Solidarity Sing Along—This Is What Democracy Sounds Like
It was just supposed to be a protest.
In February of 2011, a historic series of protests began against Governor Scott Walker, his Republican allies, and their assaults on unions, teachers, the middle and lower classes, education, voting rights, the environment, and the arts. Hundreds of thousands of people took to the streets. The Wisconsin State Capitol was occupied for three weeks. Fourteen State Senators left the state to block a vote on Walker’s union-busting bill.
Scott Walker’s union-busting bill passed, but the protests continued. However, as the occupation and the large rallies ended, many people were looking for a way to continue the spirit of the occupation, to keep the momentum going, to keep the energy alive as we began to work toward longer-term solutions, toward the recalls, toward stopping the extreme agenda being foisted upon our beloved state.
On March 11, Steve Burns printed up some song books and led the first Solidarity Sing Along in the Capitol. The idea was very simple. Stand in a circle. Sing for an hour. Leave. Come back the next day and do it again.
Since then, we have held a sing along at the Capitol every single weekday from noon to one o’clock—over 350 of them, at the time of this recording’s release. (I took over as song leader and organizer at the end of the first full week, when Steve returned to teaching at the end of spring break.)
During those first few weeks, we’d be lucky to get 15 people in the circle. We’d stand there, staring nervously at each other, and we’d sing. Our voices might have been shaking, but we sang. We sang out our frustration; we sang out our anger. While there were no longer 100,000 people in the streets, we wanted to make sure the legislators in the Capitol knew that the citizens of Wisconsin had not gone away. That we had not forgotten. That we were still here. That this was all far from over. That we would continue to fight for the Wisconsin we believe in.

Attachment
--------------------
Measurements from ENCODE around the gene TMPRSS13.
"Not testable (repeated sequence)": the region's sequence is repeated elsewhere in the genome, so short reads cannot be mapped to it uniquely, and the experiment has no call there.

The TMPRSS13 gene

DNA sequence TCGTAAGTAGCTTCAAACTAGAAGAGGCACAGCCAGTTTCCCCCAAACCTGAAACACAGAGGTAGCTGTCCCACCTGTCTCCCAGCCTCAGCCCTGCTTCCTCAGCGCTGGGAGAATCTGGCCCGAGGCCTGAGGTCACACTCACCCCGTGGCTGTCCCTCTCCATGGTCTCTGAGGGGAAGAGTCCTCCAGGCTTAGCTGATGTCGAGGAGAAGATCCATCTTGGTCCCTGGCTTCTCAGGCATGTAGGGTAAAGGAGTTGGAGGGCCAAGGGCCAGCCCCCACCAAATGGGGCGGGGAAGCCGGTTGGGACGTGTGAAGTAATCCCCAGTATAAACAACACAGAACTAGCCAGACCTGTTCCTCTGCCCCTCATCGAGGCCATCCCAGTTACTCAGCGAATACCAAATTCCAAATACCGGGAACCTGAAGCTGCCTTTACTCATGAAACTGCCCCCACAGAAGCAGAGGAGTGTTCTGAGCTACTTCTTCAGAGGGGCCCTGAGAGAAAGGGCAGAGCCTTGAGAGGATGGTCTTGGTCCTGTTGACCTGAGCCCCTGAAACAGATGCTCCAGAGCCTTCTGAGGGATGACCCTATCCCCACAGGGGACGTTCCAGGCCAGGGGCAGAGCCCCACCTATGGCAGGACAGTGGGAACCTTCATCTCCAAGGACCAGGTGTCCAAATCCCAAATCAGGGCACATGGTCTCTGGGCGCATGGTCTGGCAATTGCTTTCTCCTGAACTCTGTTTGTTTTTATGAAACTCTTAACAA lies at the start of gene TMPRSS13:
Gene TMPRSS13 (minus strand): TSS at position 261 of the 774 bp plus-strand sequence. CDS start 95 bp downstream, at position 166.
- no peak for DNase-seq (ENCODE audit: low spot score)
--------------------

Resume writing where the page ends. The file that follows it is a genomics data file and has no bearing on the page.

We sang every day. A dozen of us. Then two dozen. Then, all of a sudden, we were getting a hundred people every day.
And slowly, without anyone really noticing, some remarkable things started to happen.
A community developed. Friendships formed. We supported each other. We cried together on the bad days and hugged each other on the good days.
We found that, although the main point of the sing along was still the petitioning of our government, a secondary purpose had developed. The sing along was strengthening us. The power of singing together was unmistakable. We left stronger than we arrived. We might arrive in despair, shocked at some new atrocity the Walker administration was attempting to foist upon our state, but we could leave strengthened and ready to get back to the important work of participatory democracy.
Perhaps most remarkably, we started—on occasion—to sound good. I suppose it should have been no big surprise. If you do anything for an hour 300 times, you will improve, but it still came as a surprise to us.
After all, it was just supposed to be a protest.
Some people who attend the sing along are professional-level musicians and singers. Some never even considered singing in public before the sing along began. Yet we all blend together into a harmonious whole.
Once or twice a week, we sing outside. Over the course of several months, as musicians began to bring instruments, an ad-hoc band formed. They have been dubbed The Learning Curve, due to the ever-changing nature of who they are and what they are asked to do. They’re never the same group of people, but they are always amazing. (On one recent cold and snowy day, The Learning Curve consisted of a harmonica, a kazoo, two drums, and a maraca. Even then, they were pretty damn good.)
Eventually, through the goodwill of some very generous people (in particular: Steve Gotcher, Audio For The Arts and Sally de Broux) we were asked to do a recording. And here we are.
What you hold in your hands documents a remarkable time in Wisconsin and a remarkable time for democracy.
It may not be the most polished recording ever made, but the passion of these citizens of Wisconsin, who make their way into the Capitol every single weekday to sing for what they believe in, is unmistakable.
We have never thought of what we do as a performance. One of the central ideas of Solidarity Sing Along is that anyone can participate. If you show up, you stand with us. If you show up, you sing.
So, please, as you listen to this document of a remarkable time—
--Organizer and Song Leader, Solidarity Sing Along